The five employees of an Illinois manufacturing plant killed when a colleague who had been terminated opened fire included an intern on his first day on the job, a union chairman described as a “gentle giant,” and a grandfather of eight.
Gary Montez Martin, 45, killed the five people after being fired from his job at Henry Pratt in Aurora, and he was later fatally shot by police after apparently waiting for officers to arrive in a back machine shop, authorities said.
“My dad was faithful and said, even when he was sick: ‘Nope, I’ve got to go to work because I’ve got to do my job,'” Diana Juarez, the daughter of slain shipping and warehouse worker Vicente Juarez, told Telemundo on Saturday. He was a father of three and a grandfather of eight, the family said.
Killed in Friday’s rampage were Juarez, who joined the company in 2006; plant manager Josh Pinkard; Russell Beyer, an employee of more than 20 years and union chairman; human resources manager Clayton Parks; and Trevor Wehner, a student at Northern Illinois University who started as an intern in the HR department on Friday, according to police and the company.
Wehner was expected to graduate in May with a degree in human resources management, university president Lisa Freeman said in a statement.
Parks was an alumnus of Northern Illinois University who graduated from its college of business in 2014, she said.
Thomas Wherner, Trevor’s younger brother, said, “He wanted to do some good to the people around him, help them out.”
“I always looked up to him just because he did have so many friends and he was so loved, and I just always wanted to be like him,” Thomas Wherner said in an interview with NBC News.
Beyer was “a gentle giant,” Mindy Hilliard, who is married to Beyer’s brother, said. “He always was laughing and joking and had a smile on his face. He loved his family.”
“He had a daughter and a son and was going to be 48 years old this upcoming Thursday,” she said.
Pinkard, 37, was an Alabama native and “a devoted husband and father to three kids,” a cousin, Zack Howard, said in a statement.
Mueller Water Products, the parent company of Henry Pratt, said Pinkard joined the parent company 13 years ago in Albertville, Alabama, and moved to Aurora last spring to become plant manager.
“He loved God, his family, and Mississippi State sports,” Howard said.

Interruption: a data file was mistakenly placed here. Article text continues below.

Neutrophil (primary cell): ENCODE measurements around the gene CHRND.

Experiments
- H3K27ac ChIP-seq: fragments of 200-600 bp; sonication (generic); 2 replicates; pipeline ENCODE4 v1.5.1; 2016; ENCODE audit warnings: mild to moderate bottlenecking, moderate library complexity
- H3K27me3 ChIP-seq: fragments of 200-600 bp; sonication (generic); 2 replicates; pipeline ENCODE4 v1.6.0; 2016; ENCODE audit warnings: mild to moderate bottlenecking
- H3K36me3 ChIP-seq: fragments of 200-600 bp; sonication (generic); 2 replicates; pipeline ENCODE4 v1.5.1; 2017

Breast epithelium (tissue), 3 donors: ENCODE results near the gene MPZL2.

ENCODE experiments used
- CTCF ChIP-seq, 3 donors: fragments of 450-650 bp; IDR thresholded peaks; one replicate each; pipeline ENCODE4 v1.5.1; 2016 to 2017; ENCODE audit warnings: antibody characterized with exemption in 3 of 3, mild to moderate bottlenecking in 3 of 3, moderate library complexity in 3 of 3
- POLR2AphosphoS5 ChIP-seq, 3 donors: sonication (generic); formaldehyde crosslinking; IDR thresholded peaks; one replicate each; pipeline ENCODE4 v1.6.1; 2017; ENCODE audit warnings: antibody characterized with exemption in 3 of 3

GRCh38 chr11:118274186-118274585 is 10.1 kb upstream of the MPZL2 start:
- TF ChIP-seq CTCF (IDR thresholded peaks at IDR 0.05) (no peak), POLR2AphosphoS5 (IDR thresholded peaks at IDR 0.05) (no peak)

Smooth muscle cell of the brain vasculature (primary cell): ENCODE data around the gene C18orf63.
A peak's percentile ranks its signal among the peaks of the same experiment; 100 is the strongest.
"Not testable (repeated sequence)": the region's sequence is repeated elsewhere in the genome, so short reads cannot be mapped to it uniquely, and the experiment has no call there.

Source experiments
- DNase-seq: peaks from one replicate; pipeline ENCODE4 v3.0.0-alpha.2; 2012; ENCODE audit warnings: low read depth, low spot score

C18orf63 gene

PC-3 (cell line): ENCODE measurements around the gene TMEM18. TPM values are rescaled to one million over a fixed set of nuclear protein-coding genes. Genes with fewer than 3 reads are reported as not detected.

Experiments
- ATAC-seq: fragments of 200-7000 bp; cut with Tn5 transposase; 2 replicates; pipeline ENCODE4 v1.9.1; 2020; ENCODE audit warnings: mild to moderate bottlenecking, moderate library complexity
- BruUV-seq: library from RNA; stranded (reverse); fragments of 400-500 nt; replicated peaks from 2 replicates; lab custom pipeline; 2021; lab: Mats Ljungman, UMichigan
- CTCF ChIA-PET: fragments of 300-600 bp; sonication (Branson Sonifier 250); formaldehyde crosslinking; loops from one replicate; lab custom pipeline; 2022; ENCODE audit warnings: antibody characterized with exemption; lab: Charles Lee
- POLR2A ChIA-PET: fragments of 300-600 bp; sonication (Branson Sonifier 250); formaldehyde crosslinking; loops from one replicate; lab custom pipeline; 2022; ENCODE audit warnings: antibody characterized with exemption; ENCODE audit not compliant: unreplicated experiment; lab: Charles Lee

Scott Hall, president and CEO of Mueller Water Products, said Saturday that the company was providing counseling and other assistance.
The company will be reviewing its procedures to determine if anything can be done in the future “to ensure this horrible incident is never repeated,” he said.
“Friday was basically the worst day that our company has ever had,” Hall said. “We are hurting right now.”
Another employee who was shot and wounded was expected to be released from the hospital Saturday, Hall said. Four police officers also were shot and wounded, a fifth was injured by shrapnel and a sixth was injured but not shot, police said.
Martin was armed with a .40-caliber handgun that had a laser on it, and multiple spent magazines were found, Aurora Police Chief Kristen Ziman said.
He bought the gun in March of 2014 but legally should not have been in possession of a gun after it was discovered that he had a 1995 felony conviction for aggravated assault in Mississippi, authorities said.
A background check was done when Martin was hired 15 years ago, but it did not turn up that conviction, Hall said. Martin was being fired Friday “for a culmination of various workplace rules violations,” Hall said.
Aurora’s police chief said Saturday that Martin opened fire at a meeting in which his employment was terminated, before moving outside the room. Police said Martin was later killed by officers after a short gunfight with police who entered the building looking for him.
Diana Juarez, the daughter of Vicente, said Saturday the family was heartbroken but also frustrated by what they said was a lack of information following the shooting.
“We don’t know anything — besides that he’s gone,” she said.
She also wondered how Martin was able to have a gun when he was being fired.
“He injured a lot of people and he killed my dad,” she said. “And now I’m not going to see my dad — I’m never going to see my dad. He’s never going to come home from work. Never.”
Phil Helsel is a reporter for NBC News.